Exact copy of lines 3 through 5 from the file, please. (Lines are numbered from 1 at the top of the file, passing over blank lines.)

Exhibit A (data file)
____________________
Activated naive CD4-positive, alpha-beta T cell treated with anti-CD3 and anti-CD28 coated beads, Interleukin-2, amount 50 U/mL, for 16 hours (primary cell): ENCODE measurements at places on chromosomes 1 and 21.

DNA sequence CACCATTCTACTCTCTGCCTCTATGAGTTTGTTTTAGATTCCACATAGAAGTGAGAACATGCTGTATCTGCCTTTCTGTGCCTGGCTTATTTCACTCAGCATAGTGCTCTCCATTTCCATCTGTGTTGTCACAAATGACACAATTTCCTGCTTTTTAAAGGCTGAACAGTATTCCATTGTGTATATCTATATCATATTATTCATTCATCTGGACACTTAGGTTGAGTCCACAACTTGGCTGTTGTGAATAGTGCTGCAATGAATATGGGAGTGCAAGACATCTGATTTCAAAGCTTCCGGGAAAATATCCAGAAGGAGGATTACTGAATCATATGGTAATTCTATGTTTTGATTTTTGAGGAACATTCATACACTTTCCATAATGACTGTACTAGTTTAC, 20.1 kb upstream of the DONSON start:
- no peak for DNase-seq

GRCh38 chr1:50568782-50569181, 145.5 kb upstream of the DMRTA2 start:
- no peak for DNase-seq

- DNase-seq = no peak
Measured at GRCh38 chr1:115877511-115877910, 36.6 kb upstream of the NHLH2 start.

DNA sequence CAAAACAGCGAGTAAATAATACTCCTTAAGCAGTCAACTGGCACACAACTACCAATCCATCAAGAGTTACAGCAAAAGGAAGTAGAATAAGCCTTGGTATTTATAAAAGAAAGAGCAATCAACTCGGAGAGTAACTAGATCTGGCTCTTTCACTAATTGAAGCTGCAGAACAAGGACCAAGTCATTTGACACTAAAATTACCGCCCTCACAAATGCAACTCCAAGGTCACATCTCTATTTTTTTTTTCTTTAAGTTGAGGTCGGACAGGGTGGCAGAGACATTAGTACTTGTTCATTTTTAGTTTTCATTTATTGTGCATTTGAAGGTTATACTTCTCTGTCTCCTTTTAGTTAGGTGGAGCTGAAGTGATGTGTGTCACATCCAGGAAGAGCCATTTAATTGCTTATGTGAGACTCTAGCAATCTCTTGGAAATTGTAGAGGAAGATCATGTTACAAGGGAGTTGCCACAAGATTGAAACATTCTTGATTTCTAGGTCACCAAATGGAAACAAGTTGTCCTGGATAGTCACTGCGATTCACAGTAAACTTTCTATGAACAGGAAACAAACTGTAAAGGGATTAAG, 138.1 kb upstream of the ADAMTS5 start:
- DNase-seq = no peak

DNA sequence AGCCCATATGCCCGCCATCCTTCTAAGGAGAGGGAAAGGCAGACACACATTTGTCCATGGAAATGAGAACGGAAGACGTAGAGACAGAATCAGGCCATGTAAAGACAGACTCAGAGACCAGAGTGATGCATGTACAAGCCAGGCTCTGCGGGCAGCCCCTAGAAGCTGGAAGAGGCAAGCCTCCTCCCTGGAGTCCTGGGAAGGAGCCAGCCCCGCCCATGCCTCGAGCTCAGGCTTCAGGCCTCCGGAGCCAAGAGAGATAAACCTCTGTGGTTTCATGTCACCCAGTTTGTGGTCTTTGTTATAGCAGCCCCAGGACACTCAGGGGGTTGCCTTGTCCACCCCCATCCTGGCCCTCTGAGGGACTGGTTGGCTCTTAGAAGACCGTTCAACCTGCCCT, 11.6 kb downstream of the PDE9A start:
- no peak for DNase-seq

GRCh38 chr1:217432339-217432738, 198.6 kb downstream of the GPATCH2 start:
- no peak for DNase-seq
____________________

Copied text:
- no peak for DNase-seq

GRCh38 chr1:50568782-50569181, 145.5 kb upstream of the DMRTA2 start:
- no peak for DNase-seq